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J Health Psychol. 2016 Sep;21(9):2085-97. doi: 10.1177/1359105315571776. Epub 2015 Feb 26.

Behavioral reactivity to acute stress among Black and White women with type 2 diabetes: The roles of income and racial discrimination.

Author information

1
University of Connecticut Health Center, USA.
2
VA Connecticut Healthcare System, USA.
3
Quinnipiac University, USA.
4
University of Connecticut Health Center, USA Juwagner@uchc.edu.

Abstract

This study investigated relationships of income and self-reported racial discrimination to diabetes health behaviors following an acute stressor. A total of 77 diabetic women (51% Black, 49% White) completed a laboratory public speaking stressor. That evening, participants reported same-day eating, alcohol consumption, and medication adherence; physical activity was measured with actigraphy, and the next morning participants reported sleep quality. Measures were repeated on a counterbalanced control day. There was no mean level difference in health behaviors between stressor and control days. On stressor day, lower income predicted lower physical activity, sleep quality, and medication adherence, and higher racial discrimination predicted more eating and alcohol consumed, even after accounting confounders including race and control day behaviors.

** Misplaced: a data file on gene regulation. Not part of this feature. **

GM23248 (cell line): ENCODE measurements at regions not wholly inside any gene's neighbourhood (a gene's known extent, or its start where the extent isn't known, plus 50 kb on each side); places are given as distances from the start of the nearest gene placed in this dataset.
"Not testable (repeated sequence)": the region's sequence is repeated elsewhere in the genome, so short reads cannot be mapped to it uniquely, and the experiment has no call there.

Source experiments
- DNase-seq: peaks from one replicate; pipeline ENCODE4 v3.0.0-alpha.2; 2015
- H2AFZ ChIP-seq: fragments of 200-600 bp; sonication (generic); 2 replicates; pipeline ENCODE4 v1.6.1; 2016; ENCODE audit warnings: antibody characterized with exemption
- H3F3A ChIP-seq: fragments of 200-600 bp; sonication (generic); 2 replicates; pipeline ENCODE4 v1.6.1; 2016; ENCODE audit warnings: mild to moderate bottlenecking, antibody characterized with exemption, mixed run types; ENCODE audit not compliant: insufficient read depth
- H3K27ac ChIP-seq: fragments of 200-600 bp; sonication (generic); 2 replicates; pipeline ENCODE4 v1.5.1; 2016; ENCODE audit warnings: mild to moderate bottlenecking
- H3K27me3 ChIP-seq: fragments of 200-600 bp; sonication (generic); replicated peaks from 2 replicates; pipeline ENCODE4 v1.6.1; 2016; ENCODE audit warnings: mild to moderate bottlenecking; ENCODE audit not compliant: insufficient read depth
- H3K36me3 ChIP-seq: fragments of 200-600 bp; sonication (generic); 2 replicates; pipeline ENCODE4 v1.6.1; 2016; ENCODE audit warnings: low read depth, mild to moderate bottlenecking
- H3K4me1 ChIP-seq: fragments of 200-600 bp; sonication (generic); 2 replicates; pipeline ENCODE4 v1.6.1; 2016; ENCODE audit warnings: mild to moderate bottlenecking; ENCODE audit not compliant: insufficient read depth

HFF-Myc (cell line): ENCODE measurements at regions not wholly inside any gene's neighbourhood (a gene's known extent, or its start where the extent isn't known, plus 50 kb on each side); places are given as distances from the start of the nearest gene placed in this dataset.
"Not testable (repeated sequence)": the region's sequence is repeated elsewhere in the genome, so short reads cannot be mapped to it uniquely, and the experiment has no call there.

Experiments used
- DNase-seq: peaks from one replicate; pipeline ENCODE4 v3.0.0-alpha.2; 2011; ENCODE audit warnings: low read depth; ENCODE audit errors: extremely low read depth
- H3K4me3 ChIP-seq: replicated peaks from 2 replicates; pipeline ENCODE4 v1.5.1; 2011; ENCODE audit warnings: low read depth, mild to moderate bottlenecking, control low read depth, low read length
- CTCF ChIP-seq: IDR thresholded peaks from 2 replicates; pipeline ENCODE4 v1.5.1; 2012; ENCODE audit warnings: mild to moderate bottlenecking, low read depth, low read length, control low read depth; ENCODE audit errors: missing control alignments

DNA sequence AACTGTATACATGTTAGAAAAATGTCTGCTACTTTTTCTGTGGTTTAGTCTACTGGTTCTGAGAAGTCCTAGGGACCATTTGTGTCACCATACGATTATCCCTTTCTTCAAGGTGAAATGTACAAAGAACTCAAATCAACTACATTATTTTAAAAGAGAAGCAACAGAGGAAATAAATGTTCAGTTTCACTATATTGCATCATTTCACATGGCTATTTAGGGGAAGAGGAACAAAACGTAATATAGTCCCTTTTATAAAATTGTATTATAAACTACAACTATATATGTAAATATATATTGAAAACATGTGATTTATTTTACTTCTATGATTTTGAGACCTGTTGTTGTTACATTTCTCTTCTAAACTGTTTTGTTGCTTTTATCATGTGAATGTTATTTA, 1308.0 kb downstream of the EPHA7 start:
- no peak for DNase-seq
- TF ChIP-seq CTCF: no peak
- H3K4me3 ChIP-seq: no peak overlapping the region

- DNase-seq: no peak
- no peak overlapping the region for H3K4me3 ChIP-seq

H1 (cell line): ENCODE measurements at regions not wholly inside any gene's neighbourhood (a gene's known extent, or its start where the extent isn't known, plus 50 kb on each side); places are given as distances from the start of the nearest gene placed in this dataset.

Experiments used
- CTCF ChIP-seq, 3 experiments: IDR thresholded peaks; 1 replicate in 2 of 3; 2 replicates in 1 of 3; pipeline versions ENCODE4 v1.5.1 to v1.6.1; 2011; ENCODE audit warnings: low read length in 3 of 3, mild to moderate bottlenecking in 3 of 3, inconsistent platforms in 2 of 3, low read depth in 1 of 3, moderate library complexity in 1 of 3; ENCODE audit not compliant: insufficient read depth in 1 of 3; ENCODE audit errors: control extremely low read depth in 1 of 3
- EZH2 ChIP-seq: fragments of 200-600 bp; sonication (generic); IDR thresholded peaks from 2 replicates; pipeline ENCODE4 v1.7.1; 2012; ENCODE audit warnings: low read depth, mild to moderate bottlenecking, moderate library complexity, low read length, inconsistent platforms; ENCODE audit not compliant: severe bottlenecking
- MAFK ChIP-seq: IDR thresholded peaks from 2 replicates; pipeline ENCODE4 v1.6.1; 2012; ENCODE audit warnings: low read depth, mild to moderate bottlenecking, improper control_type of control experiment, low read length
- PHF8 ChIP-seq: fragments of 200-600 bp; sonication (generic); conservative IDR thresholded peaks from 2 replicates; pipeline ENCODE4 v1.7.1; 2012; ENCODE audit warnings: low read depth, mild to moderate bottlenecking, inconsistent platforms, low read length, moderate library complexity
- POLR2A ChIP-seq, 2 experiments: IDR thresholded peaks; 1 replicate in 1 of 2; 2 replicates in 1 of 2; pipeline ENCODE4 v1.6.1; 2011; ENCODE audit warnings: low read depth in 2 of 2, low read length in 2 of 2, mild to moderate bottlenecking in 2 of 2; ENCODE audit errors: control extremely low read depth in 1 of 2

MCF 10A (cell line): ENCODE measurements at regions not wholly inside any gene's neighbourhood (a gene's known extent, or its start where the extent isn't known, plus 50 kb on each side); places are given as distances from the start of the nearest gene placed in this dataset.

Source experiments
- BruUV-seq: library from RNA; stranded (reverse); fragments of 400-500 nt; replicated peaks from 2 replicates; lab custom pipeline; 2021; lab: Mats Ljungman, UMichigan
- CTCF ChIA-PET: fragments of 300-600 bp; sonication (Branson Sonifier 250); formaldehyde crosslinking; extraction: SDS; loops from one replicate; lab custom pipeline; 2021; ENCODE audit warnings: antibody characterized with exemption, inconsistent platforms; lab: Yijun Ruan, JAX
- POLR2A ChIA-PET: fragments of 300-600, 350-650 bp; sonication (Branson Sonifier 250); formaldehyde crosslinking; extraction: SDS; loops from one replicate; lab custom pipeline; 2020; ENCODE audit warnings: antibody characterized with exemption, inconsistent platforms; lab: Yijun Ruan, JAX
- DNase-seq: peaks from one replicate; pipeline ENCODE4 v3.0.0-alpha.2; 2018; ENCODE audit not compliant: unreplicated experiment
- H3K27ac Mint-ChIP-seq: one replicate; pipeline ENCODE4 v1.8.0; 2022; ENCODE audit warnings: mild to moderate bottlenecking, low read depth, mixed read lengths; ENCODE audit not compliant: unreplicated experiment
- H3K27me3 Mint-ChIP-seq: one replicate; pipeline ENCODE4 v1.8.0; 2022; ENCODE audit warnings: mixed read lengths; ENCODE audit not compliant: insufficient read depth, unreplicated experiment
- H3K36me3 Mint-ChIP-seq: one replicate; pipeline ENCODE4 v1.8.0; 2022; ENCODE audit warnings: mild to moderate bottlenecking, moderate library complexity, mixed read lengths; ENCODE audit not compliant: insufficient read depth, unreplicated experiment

KEYWORDS:

chronic illness; diversity; health behavior; lifestyle; race

PMID:
25721453
DOI:
10.1177/1359105315571776
[Indexed for MEDLINE]

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